In order to ensure that a refugee understands that everyone living in America is expected to be self-sufficient and that no refugee should be an undue burden to American society, he or she must complete several additional steps before traveling to the United States. These activities are undertaken concurrently and can take from 2 months to 2 years to complete:

• Assurance process: The American resettlement organization must "assure" the Department of State that it is prepared to receive each matched refugee. This "assurance" is a written guarantee that various basic services will be provided to the refugee and any accompanying family members in the initial resettlement phase. At this time, the resettlement organization determines where in the United States the refugee will be resettled based on the availability of housing, employment, needed services, readiness of host community, and a variety of other factors. However, if a refugee has a relative in the United States, every effort is made to resettle the refugee near that relative. Refugees do not have to have U.S. sponsors to be resettled in the United States.

• Medical clearance: Prior to coming to the United States, all refugees are medically screened by a health care professional working for the U.S. government. The screening identifies medical conditions that require follow-up or constitute a public health concern. A few serious conditions may render a refugee ineligible for entry into the United States; however, a waiver may be available. After being "medically cleared," a refugee must enter the United States within one year.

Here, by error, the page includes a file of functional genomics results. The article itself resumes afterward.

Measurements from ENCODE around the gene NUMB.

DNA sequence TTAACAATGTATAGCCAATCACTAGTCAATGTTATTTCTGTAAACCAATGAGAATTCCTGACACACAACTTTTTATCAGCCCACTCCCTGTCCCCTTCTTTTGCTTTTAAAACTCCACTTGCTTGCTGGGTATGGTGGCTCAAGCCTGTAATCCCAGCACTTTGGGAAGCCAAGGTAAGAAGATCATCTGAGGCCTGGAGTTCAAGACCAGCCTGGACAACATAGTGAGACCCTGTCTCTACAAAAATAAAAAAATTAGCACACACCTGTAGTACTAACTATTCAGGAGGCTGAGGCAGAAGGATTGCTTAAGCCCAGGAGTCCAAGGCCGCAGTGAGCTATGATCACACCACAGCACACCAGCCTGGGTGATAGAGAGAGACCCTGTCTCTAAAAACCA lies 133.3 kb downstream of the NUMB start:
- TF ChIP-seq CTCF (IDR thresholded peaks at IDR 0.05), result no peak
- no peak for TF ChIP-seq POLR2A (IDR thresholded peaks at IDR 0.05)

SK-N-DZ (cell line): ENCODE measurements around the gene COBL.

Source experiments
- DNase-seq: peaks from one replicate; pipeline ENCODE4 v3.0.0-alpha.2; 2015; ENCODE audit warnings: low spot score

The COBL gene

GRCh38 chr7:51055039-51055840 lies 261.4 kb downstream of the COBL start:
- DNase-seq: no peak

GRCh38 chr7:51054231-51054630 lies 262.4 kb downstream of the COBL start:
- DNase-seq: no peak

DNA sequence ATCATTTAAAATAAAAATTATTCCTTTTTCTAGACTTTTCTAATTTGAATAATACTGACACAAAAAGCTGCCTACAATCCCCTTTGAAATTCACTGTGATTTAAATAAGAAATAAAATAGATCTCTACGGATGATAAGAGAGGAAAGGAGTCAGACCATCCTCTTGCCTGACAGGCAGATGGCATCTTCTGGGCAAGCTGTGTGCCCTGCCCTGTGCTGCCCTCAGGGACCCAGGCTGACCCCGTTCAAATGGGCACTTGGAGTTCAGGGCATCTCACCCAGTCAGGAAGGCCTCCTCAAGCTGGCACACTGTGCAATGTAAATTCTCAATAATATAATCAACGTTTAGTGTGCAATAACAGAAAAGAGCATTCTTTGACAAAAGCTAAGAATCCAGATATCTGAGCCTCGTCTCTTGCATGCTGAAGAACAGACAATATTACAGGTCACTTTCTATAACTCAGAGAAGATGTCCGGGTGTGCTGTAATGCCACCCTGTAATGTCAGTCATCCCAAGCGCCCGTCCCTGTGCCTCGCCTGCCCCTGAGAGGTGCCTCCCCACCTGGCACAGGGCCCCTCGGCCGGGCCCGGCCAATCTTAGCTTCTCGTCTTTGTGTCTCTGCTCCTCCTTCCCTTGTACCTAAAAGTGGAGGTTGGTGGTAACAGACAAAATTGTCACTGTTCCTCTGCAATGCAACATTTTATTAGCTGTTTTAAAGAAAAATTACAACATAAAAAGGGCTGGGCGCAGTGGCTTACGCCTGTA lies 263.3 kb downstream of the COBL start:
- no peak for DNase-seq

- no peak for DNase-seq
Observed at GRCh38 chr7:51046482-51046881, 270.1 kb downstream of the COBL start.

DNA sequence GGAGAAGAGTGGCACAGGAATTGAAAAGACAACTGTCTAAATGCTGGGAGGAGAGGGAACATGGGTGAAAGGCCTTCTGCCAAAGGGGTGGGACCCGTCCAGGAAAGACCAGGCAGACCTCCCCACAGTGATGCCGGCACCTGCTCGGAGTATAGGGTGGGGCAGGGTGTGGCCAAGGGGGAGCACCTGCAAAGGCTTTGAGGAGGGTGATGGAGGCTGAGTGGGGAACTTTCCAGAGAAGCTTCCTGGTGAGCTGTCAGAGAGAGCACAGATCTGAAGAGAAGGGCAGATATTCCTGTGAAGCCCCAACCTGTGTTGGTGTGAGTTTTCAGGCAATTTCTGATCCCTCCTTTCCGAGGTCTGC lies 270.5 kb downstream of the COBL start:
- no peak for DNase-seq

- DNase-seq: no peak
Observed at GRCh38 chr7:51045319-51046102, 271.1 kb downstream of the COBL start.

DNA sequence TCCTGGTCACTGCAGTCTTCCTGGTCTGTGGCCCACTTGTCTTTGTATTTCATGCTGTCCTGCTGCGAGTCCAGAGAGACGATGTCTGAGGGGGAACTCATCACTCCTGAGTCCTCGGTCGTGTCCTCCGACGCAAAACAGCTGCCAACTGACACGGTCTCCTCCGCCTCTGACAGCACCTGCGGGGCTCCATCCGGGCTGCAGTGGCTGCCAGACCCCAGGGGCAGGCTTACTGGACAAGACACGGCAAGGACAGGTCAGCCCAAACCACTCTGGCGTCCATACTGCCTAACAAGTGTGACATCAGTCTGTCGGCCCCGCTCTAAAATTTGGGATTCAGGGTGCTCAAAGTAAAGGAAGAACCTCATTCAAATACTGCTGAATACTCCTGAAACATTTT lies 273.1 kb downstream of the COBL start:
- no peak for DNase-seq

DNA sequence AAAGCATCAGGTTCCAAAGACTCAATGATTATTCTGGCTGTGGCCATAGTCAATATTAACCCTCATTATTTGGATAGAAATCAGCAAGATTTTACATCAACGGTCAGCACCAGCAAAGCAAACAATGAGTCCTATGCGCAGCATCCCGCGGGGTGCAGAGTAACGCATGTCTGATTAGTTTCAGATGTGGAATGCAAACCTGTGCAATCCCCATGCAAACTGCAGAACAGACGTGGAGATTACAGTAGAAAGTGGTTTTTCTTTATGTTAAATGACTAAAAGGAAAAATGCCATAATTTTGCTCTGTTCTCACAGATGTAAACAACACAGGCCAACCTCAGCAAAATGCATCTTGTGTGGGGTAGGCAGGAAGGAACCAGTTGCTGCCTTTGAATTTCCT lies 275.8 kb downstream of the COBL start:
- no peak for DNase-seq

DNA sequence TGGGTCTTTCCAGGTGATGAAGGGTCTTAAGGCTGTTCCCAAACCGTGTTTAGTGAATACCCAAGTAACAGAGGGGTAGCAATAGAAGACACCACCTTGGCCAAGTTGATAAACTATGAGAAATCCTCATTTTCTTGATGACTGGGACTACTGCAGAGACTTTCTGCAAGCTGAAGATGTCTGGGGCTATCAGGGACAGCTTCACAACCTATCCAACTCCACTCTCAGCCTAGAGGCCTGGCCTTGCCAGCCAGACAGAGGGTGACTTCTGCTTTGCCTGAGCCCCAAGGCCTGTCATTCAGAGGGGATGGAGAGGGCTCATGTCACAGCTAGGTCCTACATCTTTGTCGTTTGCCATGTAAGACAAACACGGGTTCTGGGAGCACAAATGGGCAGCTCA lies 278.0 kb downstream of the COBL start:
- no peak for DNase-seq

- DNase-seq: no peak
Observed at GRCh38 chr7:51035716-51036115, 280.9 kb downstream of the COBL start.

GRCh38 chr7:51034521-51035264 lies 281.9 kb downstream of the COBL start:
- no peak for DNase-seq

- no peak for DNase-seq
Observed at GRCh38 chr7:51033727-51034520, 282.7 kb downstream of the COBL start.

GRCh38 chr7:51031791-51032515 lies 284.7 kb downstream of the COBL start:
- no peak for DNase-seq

• Security clearance: All refugees must undergo a security clearance procedure prior to coming to the United States. The level of clearance needed depends on the refugee's country of origin. In most cases, the refugee's name is checked against the FBI's database of known terrorists and undesirables, as well as the State Department's database of people who have been denied visas to enter the United States in the past.

• Cultural orientation: All refugees receive some form of cultural orientation prior to coming to the United States. Most programs emphasize the importance of self-sufficiency in American society, as well as what to expect in the initial resettlement phase. Classes range in length from three hours to several days.